The Border Patrol shelved plans to fly nearly 300 Central American illegal immigrants to California from Texas late Sunday.

Paul Beeson, chief of the Border Patrol's San Diego sector, had told the Associated Press Saturday that two flights, each carrying approximately 140 passengers, would fly to San Diego and El Centro, approximately 100 miles east. Beeson also told AP that the flights would continue every three days and mainly carry families with children.

On Sunday, a U.S. Customs and Border Patrol spokesman told the AP that the flights would not proceed as scheduled Monday, but did not give a reason. Ralph DeSio said that Beeson's statements were accurate at the time he made them.

"This whole thing is in a very fluid state," DeSio said. "I'm not sure if the plans will be reactivated but, as we're speaking here this moment, it has been canceled. Tomorrow is another day."

The government has been struggling to cope with a surge of Central Americans entering Texas' Rio Grande Valley, where the Border Patrol has made more than 174,000 arrests since Oct. 1. Immigration and Customs Enforcement decides whether families with young children and adults remain in custody or are released while they are in deportation proceedings.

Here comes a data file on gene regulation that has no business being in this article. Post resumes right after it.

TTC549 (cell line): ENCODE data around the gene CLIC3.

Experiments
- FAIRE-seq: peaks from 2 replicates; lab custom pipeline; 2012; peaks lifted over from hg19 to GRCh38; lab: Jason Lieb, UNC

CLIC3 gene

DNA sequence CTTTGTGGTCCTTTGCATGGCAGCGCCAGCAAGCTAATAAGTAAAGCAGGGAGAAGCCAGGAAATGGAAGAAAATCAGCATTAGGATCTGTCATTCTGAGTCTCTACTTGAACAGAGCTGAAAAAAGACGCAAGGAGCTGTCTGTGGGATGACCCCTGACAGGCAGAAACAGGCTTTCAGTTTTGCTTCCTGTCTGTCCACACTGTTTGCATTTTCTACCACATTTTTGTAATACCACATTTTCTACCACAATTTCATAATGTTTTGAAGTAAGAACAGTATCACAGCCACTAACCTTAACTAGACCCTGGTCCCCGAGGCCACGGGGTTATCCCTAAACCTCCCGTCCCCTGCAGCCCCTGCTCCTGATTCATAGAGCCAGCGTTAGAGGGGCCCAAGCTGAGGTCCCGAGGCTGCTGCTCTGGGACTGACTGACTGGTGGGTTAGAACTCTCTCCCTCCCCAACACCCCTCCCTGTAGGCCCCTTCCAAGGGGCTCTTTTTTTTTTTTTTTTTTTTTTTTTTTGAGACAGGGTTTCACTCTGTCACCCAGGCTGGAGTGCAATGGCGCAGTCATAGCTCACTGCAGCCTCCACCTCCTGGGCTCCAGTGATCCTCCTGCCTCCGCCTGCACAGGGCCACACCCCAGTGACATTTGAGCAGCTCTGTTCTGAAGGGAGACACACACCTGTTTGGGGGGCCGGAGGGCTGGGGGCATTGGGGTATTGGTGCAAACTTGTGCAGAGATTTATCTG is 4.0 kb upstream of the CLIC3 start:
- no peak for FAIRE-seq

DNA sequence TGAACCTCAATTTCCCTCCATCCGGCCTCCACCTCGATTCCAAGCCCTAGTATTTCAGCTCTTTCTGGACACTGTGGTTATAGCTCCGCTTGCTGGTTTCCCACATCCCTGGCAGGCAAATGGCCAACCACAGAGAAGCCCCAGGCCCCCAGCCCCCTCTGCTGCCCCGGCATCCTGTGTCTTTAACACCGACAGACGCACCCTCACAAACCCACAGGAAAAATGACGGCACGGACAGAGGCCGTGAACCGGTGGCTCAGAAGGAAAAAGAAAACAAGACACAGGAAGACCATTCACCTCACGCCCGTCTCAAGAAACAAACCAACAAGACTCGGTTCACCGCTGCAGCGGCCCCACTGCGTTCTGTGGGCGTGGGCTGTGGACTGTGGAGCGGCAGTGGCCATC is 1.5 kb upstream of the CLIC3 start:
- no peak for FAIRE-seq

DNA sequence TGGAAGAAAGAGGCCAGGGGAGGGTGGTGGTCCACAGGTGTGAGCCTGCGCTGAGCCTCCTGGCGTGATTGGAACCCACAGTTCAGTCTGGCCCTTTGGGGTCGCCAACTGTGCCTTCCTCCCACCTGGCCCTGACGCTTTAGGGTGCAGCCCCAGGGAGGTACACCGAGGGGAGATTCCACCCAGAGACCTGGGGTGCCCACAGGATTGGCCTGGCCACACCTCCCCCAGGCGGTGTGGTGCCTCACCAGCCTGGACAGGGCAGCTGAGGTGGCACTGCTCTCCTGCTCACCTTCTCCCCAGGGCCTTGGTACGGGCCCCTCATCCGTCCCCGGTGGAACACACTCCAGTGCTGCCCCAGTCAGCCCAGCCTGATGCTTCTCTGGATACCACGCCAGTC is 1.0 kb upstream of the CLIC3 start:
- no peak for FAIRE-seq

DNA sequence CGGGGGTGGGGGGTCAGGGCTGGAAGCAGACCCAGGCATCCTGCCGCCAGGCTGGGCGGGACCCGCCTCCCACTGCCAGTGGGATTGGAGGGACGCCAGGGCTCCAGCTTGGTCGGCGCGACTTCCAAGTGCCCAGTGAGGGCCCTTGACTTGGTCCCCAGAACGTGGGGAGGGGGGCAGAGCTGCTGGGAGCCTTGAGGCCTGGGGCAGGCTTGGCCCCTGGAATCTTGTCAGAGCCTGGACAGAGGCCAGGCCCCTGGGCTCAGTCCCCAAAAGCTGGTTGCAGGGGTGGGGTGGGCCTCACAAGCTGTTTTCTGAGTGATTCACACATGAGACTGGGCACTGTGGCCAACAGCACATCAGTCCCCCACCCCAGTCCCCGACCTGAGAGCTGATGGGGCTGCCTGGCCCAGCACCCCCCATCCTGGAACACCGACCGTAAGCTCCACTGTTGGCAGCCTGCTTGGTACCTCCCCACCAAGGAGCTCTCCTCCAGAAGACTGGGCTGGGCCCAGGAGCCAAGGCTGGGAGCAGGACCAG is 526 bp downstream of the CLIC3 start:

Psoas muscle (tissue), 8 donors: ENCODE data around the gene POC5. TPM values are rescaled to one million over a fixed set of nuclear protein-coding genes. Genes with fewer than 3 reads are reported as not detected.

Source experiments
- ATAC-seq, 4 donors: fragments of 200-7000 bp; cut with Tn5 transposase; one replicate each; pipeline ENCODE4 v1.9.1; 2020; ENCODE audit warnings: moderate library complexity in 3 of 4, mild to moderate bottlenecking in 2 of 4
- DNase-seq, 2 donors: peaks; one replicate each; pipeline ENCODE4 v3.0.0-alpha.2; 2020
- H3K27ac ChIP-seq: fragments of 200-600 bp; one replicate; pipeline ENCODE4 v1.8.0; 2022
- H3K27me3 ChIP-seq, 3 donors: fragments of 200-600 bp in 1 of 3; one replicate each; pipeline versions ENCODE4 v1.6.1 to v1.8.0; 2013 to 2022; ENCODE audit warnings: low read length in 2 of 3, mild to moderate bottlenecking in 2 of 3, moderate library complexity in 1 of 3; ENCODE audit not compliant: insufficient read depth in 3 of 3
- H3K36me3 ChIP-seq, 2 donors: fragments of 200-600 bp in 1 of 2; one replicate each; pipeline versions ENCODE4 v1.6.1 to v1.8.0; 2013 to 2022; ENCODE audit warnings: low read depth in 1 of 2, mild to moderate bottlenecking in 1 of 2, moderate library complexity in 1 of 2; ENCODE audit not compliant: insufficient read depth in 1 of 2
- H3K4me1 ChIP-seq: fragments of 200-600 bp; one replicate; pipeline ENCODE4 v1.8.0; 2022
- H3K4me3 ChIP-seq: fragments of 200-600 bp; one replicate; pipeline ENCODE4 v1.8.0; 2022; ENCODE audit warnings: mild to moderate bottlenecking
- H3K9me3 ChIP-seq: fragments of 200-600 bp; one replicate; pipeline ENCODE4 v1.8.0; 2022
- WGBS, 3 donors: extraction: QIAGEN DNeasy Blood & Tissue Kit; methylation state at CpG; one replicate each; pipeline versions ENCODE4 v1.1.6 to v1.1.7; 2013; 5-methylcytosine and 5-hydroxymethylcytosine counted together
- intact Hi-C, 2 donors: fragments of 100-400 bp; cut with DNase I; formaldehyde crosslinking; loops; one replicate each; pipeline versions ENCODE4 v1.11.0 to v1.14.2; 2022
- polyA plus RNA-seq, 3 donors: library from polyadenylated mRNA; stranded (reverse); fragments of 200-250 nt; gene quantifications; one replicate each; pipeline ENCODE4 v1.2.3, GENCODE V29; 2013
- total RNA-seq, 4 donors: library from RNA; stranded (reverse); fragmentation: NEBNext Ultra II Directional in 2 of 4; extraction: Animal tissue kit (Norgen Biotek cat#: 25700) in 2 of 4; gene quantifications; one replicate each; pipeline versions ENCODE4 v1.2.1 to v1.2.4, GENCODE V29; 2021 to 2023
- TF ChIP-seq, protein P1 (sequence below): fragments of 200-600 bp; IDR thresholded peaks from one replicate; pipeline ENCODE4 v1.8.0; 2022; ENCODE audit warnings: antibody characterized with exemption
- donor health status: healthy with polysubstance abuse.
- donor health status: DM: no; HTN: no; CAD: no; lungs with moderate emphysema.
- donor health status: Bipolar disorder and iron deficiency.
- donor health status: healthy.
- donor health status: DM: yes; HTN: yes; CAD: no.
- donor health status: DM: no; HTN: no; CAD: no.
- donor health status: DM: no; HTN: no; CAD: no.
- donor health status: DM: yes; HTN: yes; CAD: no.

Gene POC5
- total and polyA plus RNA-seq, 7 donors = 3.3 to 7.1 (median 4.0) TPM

U.S. border authorities have detained more than 39,000 adults with young children from October through May. Some have been released, but the Department of Homeland Security has refused to say how many and whether they failed to appear in immigration court.

The government has been actively looking for additional detention space -- primarily for mothers with young children. ICE has only one detention center designed for families, an 85-bed facility in Berks County, Pennsylvania, that was once a nursing home.

The government is planning a 700-bed center in Artesia, New Mexico, that U.S. Rep. Steve Pearce told the Roswell Daily Record would be only for families. Pearce, a New Mexico Republican, told the newspaper Friday that the Federal Law Enforcement Training Center in Artesia could house families but was not equipped to accommodate unaccompanied children.

The Border Patrol flew a large number of families from Texas to Tucson, Arizona, over Memorial Day weekend, drawing criticism from Arizona Gov. Jan Brewer when ICE later dropped them off at Greyhound bus stations there.

Gabe Pacheco, spokesman for the National Border Patrol Council Local 1613, which represents agents in San Diego, said he believed the California flights would have occurred if they hadn't been announced.

"It's just a matter of time. They'll do it when no one's paying attention," he said.

The Associated Press contributed to this report.